Finding Portugal in Macau

ROMAIN MAITRA | Updated on: Jun 30, 2011


Where the twain meets… in multicoloured, multicultural splendour.

Cultural markers are often defaced by infrastructural development and nation-building, but there are some lingering vestiges of history that bear testimony to cross-cultural exchanges. It was to witness a unique amalgam of Chinese and Portuguese cultures that I was inspired to visit Macau — a destination which otherwise blinkers on tourist maps as a Shangri-la of abundant gambling and entertainment productions.

As till date there is no flight connecting India to Macau International Airport, the best way is to fly to Hong Kong and take the hour-long water transport ‘TurboJet' to Macau Ferry Terminal.

In the first few hours after landing in Macau, all I saw around me were people of Chinese stock. Almost 95 per cent of Macau's population is Chinese and only 2-3 per cent is of Portuguese or mixed Chinese-Portuguese descent, an ethnic group commonly referred to as Macanese. As Macau's birth rate is among the lowest in the world, its population growth is mainly driven by immigrants from mainland China and other overseas workers.

During my sojourn here, I came across a set of administrative and functional ‘riddles'. Until today, almost all the high administrative positions in Macau — comprised of the Macau Peninsula and the islands of Taipa and Coloane — are occupied by the minority Portuguese. Moreover, although it is a part of mainland Communist China, a permit is needed to travel between them. All the road names are inscribed in both Portuguese and Chinese, with the Portuguese names ‘transcreated' into Chinese.

Portuguese traders first settled in Macau in the 16th century and subsequently administered the region until its handover on December 20, 1999. Since then, as the Special Administrative Region of the People's Republic of China, Macau enjoys a high degree of autonomy until at least 2049, fifty years after the transfer under the Sino-Portuguese Joint Declaration and the Basic Law of Macau. For western civilisation, Macau has been an important gateway to China, and from the 16th century a focal destination for traders and missionaries.

The ‘Historic Centre of Macau' — a World Heritage Site — is a live representation of the city's historic settlements, where 16th-Century town planning is interlaced with contemporary cityscapes.

A spectacular example is the Ruins of St. Paul's ( Ruínas de São Paulo ), in which only the façade of the cathedral stands in all its grandeur. Built in 1602, the cathedral was destroyed in a fire in 1835 and only the southern stone façade remains. From a distance, the façade looks like an altarpiece — divided into four horizontal sections, crowned with a pediment, and nine vertical divisions with representations of the Holy Trinity and the Virgin Mary, and references from the apostolic and missionary work of the Society of Jesus. A broad, sloping staircase from the ruins led me to a market area brimming with Chinese goods of everyday use, including local foodstuff and traditional medicines. The market's winding alley, filled with tourists, led to the plaza of Senado Square and St. Dominic's Church.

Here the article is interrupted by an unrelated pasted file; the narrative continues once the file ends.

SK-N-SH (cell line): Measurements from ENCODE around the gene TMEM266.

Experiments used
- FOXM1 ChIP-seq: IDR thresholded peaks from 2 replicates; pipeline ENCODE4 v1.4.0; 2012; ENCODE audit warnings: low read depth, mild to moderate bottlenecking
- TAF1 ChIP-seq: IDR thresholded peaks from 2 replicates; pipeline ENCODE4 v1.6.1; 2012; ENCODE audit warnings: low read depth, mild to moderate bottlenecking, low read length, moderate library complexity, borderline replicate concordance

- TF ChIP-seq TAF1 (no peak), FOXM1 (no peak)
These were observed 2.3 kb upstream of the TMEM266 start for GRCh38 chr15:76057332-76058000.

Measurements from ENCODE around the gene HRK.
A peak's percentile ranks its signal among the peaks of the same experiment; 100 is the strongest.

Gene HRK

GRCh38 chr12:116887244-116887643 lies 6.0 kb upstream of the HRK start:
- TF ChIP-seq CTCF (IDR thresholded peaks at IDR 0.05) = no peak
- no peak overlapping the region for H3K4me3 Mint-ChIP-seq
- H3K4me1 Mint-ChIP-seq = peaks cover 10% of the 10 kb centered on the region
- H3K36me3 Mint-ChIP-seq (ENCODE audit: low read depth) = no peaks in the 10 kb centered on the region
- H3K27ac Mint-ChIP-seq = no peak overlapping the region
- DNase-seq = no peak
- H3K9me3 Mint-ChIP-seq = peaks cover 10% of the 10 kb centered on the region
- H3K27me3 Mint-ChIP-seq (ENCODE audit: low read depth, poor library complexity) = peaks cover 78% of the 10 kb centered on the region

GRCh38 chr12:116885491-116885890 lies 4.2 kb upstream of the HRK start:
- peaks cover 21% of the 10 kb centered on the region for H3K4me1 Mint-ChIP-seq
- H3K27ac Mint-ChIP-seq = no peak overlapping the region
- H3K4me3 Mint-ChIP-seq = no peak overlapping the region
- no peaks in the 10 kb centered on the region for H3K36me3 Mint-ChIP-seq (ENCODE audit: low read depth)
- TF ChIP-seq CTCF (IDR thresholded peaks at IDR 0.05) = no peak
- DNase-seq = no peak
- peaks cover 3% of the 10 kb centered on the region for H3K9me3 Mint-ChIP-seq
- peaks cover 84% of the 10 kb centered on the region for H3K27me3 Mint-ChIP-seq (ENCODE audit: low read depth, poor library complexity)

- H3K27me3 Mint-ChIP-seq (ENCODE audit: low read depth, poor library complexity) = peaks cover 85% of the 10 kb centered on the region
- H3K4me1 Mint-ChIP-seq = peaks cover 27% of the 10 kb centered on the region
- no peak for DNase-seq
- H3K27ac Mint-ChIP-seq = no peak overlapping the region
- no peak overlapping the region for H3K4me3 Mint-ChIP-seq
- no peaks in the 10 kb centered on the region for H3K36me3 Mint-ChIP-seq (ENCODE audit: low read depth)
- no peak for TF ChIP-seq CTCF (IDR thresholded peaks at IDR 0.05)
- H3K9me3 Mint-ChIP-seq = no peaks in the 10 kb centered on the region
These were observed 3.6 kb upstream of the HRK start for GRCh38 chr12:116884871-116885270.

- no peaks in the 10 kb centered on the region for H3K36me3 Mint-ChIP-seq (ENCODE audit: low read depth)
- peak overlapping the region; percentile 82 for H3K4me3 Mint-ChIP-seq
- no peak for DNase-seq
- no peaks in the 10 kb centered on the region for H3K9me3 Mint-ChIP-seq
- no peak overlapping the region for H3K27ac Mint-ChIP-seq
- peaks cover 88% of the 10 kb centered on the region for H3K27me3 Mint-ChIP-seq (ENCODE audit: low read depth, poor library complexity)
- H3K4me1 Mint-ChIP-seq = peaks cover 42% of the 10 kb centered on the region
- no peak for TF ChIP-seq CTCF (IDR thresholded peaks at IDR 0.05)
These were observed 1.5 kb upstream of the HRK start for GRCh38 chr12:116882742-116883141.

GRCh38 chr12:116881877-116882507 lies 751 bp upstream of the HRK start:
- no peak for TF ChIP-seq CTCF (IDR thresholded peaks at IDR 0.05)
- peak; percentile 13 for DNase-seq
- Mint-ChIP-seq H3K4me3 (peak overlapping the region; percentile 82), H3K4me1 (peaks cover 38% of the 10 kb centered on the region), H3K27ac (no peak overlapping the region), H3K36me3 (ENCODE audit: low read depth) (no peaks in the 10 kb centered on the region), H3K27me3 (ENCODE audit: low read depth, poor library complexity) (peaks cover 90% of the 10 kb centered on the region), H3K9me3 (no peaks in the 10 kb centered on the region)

Macau is known to be far more protective of its colonial heritage than its neighbour Hong Kong and, for the most part, the churches, squares and government buildings constructed by the Portuguese are still well-maintained. With Mediterranean buildings in shades of pink and yellow lining its cobbled mosaic flooring, the Senado Square ( Largo do Senado ) is a cluster of Portuguese heritage sites. The St. Dominic's Church, with its yellow façade and green doors and windows, was established by three Spanish Dominican friars from Acapulco, Mexico. Built originally in wood and later rebuilt in stone in 1828, the main altarpiece has the Madonna and Child.

The main road — Avenida de Almeida Ribeiro — goes past the Leal Senado (Loyal Senate) building and the Holy House of Mercy, the first western medical clinic and social welfare centre in Macau that functions even today. In the sleepy hamlet of Coloane is the St. Francis Xavier chapel, which contains some of the most sacred relics of Christian Asia. In a silver reliquary is a bone from the arm of St. Francis Xavier, who followed his missionary successes in Japan by coming to the China coast, where he died in 1552 on Sanchuan Island, 50 miles from Macau. The relic was destined for Japan but religious persecution there persuaded the church to keep it at St. Paul's in Macau before moving it to this chapel in 1978. A huge photo of Mother Teresa hangs beside the altar to commemorate her visit, while elsewhere is a large painting of a Chinese Madonna — all pointers to multiculturalism.

More of multiculturalism can be experienced at the UNESCO World Heritage A-Ma complex of temples dedicated to the Taoist goddess Tin Hau and the Buddhist goddess of mercy, Kun Iam.

The peninsula itself is supposedly named after A-Ma, a young woman from Fukien province with powers to calm the stormy sea and protect seafarers and fishermen. As the legend goes, when Portuguese sailors first landed here, the natives told them they were at “ A-Ma-Gao ” (Bay of A-Ma), which became Macau. There is a wide range of outdoor attractions in Macau, such as the Hac Sa and Cheoc Van beaches in Coloane, hiking trails and tranquil gardens. However, it is the Lou Lim Ieoc Garden that is the most Chinese of them all. The park's unique nine-turn bridge across a large pond is meant to be a curvy defence against evil spirits that can move only in straight lines!

Published on June 30, 2011
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